Third, like the NYC teachers, NYC police officers and firefighters have received a series of post-2000 pension enhancements in excess of those give to other city and state workers.  Generally these have involved giving disability pensions at 75.0% of final pay, rather than the purported 50.0%, if a doctor can be hired who would find one of an ever-growing number of ailments.  Whether or not these have anything to do with the job. 

Now disability pension costs were going to go up anyway as a result all the deaths and disabilities caused by 9/11, and no one has a reason to object to that.  And many police officers and firefighters may choose to remain police officers and firefighters until a disability or workplace injury forces them out, rather than running out the door with the money after the minimum 20 years.  But what the unions and state legislature have done is create a culture of entitlement to pension at 75.0% of pay at 20 years, while pretending to taxpayers that they are only funding a pension at 50.0% of pay after 20 years.  In doing so, they risk creating a situation where only a few honest “suckers” don’t get a 75.0% pension, and the kind of attitude seen on the LIRR where virtually everyone claimed to retire disabled – after working huge overtime to pad their pension in their final year on the job.   And meanwhile, if they chose to pursue it, the press and investigators could probably come up with as many stories like this one as they have the time for.

http://www.nypost.com/p/news/local/the_fa_lane_for_ailing_fireman_CBznD7jXw9CyXfAiZ3QZMM

Regardless of the source, telling taxpayers one thing about what police officers and firefighters get in pensions, while creating loopholes to allow more of them to get far more, has led to severe pension underfunding.  As I noted for the teachers, the only way out at this point is for taxpayer pension contributions to equal pension benefit payouts for years, until the pension funds recover.  And that will mean even more reductions in the number of workers still on the job, and even more such reductions if any wage increases are granted.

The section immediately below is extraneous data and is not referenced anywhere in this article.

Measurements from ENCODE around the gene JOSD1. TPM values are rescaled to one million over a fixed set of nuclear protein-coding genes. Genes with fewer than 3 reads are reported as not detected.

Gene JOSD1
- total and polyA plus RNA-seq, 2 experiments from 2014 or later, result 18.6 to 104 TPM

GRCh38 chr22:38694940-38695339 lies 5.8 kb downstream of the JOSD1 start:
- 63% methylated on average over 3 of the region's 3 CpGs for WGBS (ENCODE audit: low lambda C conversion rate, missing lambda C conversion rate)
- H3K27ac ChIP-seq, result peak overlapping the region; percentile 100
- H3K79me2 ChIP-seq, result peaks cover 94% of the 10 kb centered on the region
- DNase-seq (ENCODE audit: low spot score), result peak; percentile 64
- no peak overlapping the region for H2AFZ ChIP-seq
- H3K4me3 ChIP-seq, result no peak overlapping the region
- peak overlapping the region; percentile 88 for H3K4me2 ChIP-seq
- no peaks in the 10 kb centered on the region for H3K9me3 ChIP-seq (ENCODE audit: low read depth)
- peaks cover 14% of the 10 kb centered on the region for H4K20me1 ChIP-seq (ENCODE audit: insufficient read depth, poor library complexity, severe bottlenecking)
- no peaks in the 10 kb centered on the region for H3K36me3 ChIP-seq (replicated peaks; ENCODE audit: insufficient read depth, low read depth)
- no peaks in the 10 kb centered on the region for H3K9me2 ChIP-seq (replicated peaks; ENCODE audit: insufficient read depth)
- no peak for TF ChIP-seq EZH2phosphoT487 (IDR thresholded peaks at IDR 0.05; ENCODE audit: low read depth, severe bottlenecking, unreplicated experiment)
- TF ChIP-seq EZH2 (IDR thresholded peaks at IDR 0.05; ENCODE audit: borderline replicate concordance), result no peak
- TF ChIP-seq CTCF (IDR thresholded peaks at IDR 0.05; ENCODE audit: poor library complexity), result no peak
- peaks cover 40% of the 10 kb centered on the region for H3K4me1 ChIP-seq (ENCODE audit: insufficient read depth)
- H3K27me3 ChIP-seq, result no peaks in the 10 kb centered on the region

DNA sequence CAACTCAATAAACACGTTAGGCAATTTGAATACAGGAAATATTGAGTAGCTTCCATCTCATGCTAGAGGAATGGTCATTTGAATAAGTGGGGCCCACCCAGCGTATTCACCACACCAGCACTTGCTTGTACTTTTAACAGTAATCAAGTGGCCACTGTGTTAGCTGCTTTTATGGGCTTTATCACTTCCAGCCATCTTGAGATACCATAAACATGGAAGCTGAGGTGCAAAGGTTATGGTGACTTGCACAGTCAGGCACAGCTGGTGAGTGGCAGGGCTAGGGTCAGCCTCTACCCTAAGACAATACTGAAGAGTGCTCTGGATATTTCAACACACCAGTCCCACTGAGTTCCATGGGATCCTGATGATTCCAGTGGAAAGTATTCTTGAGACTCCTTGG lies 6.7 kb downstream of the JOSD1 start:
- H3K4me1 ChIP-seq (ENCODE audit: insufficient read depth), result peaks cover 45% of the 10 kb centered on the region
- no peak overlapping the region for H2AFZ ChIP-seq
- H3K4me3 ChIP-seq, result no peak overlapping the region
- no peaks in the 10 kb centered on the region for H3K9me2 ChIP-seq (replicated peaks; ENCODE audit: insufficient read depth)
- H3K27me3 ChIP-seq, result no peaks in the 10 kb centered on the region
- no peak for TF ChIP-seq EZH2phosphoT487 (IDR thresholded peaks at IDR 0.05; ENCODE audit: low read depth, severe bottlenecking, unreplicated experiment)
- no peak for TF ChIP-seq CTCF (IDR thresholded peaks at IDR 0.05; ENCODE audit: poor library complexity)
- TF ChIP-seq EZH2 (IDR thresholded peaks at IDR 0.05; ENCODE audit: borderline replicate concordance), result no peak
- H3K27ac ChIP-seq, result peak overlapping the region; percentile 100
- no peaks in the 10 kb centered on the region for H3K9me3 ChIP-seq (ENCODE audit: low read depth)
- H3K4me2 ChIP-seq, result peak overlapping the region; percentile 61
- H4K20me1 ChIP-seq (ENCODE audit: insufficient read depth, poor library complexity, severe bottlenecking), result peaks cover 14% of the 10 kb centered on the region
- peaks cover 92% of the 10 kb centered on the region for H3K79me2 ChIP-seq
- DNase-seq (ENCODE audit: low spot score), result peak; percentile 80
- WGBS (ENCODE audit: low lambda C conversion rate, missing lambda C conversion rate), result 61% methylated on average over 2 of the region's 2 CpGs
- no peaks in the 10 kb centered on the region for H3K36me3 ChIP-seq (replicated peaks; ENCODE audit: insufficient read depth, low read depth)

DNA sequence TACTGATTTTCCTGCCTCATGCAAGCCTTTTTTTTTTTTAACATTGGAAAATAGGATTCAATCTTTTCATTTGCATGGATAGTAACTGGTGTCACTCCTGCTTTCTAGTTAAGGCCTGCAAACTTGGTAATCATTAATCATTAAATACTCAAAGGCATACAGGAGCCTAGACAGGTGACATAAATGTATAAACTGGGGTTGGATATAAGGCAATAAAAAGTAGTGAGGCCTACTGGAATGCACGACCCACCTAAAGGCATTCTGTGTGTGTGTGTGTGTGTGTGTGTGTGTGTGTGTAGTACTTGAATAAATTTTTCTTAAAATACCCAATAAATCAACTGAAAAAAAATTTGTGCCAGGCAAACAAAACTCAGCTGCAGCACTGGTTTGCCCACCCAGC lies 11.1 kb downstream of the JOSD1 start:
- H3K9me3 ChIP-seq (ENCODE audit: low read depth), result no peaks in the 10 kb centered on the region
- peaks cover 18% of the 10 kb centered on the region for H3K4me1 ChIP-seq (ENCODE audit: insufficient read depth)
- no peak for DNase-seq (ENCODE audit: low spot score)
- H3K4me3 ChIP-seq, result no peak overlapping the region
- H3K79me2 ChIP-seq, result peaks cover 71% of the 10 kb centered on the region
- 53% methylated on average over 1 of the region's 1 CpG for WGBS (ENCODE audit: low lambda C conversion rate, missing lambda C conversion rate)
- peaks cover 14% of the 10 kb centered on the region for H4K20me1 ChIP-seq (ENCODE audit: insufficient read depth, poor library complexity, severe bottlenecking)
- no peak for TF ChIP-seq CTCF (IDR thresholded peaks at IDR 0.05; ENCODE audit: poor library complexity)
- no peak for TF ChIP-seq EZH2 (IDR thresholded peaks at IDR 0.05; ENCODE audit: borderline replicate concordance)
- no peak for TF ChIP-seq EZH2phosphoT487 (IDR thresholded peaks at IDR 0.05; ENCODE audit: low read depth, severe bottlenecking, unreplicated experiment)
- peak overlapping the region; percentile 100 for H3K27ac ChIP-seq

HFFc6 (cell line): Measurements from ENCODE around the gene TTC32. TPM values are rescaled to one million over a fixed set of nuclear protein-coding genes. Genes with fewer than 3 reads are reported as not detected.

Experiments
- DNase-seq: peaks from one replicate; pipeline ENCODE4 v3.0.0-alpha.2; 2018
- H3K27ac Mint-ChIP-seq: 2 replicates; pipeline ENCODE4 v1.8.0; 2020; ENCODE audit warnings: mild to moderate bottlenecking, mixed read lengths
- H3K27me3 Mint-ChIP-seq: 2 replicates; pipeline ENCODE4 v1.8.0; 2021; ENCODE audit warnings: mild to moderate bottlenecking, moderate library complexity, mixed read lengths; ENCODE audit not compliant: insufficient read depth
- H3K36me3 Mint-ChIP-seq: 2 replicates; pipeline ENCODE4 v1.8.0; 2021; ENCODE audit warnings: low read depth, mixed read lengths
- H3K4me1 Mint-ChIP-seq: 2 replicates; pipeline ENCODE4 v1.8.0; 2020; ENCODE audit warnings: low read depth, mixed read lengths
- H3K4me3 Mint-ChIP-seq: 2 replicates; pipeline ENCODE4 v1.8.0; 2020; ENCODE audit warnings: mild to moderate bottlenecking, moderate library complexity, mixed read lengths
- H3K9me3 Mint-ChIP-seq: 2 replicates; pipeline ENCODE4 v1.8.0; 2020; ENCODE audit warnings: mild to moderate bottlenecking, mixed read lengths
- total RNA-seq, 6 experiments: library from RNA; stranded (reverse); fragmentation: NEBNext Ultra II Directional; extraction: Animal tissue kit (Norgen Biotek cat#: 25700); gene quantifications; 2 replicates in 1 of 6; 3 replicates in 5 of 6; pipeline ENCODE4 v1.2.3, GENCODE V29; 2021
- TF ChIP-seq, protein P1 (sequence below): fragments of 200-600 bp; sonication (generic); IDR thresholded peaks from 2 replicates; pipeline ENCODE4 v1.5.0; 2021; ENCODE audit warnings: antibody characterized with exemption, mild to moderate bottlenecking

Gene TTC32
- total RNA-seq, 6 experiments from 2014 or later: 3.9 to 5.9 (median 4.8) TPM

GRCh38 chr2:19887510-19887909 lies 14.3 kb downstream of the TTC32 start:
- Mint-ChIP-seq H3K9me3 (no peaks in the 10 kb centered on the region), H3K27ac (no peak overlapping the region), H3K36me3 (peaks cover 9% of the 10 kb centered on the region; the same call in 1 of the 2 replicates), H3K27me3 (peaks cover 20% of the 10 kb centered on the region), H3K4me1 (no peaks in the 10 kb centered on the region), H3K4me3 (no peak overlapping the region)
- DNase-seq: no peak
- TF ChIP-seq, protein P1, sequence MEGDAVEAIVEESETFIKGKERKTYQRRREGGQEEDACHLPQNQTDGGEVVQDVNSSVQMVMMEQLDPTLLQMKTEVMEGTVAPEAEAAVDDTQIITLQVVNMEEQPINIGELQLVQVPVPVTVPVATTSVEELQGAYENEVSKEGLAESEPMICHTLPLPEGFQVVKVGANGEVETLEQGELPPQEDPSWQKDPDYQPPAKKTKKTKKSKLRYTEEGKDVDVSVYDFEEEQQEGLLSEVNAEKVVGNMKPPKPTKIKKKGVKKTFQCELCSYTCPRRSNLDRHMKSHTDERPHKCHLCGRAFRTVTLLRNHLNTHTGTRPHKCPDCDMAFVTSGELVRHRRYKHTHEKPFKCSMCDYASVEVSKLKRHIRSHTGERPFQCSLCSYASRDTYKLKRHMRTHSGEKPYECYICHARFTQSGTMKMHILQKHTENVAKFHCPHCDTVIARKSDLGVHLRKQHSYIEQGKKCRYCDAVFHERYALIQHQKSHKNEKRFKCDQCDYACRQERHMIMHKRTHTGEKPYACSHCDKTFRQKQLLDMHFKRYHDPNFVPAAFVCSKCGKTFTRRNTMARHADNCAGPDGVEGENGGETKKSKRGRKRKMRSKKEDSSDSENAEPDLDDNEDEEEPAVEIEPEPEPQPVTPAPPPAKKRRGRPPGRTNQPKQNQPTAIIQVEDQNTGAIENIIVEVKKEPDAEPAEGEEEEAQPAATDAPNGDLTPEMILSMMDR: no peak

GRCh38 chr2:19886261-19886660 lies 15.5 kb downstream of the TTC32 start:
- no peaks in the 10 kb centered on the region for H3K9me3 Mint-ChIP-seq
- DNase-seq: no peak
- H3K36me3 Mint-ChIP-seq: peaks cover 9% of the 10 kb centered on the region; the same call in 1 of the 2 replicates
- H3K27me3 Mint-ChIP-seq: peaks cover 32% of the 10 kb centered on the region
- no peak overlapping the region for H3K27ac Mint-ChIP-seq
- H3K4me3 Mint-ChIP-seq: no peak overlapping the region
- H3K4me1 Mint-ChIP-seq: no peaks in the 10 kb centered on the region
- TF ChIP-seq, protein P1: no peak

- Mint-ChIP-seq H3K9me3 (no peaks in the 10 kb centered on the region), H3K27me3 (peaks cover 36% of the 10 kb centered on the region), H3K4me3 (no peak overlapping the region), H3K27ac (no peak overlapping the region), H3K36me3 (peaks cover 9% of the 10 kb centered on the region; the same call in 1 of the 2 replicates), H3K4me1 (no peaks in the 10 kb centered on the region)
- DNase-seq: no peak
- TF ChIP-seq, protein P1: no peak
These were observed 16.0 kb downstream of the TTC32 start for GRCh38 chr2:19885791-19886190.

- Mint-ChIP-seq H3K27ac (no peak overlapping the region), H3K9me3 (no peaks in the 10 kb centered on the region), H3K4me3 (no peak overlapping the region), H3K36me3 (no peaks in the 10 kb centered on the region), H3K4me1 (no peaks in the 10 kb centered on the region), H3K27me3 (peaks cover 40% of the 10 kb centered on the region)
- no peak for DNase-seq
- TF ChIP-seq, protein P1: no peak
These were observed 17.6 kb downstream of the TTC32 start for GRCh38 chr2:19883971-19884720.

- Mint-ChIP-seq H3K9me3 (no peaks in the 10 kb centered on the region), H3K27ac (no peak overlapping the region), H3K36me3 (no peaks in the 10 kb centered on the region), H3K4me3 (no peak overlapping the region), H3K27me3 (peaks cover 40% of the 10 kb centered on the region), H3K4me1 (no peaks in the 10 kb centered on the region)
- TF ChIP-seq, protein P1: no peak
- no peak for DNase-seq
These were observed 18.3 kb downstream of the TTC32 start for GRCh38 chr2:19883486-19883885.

Like the United Federation of Teachers, the Patrolmen’s Benevolent Association and the Uniformed Firefighters’ Association, in association with Mayor Bloomberg, have turned to a familiar source to help pay for higher benefits and salaries for those cashing in and moving out. The unions’ future members, and the city’s future workers.  Most notoriously, the starting pay of new police officers and firefighters was once cut by about 40.0%, to just $25,000 per year.

Here is the PBA propaganda for a deal they cut.

http://www.nycpba.org/publications/newsletter/newsletter0806.pdf 

“Now for the parts of the award that are entirely unjustified. The following terms were imposed by the arbitrator over the PBA’s dissent:  1. Unborns – ten less vacation days, starting with the class of July 2008. This component does not affect any incumbent police officer.  2. Range Day – on one of the two required range appearances, must use one vacation day. 3. The rescheduling of certain named days will be changed to Detective Rules (New Year’s Eve, St. Patrick’s Day, Thanksgiving Day, Puerto Rican Day, West Indies Day, and Christopher Street Liberation Day). This component changes the amount of notice that needs to be given on these specific dates and the hours by which the tour can be varied from the officer’s regularly scheduled tour. 4. Five additional rescheduling days (15 days increased to 20 days). If you recall, in the arbitration, there was evidence that the Department only uses 2.5 days on average in the unit.  We have included the new salary schedule in this newsletter, which details the new compensation on each of the salary steps.”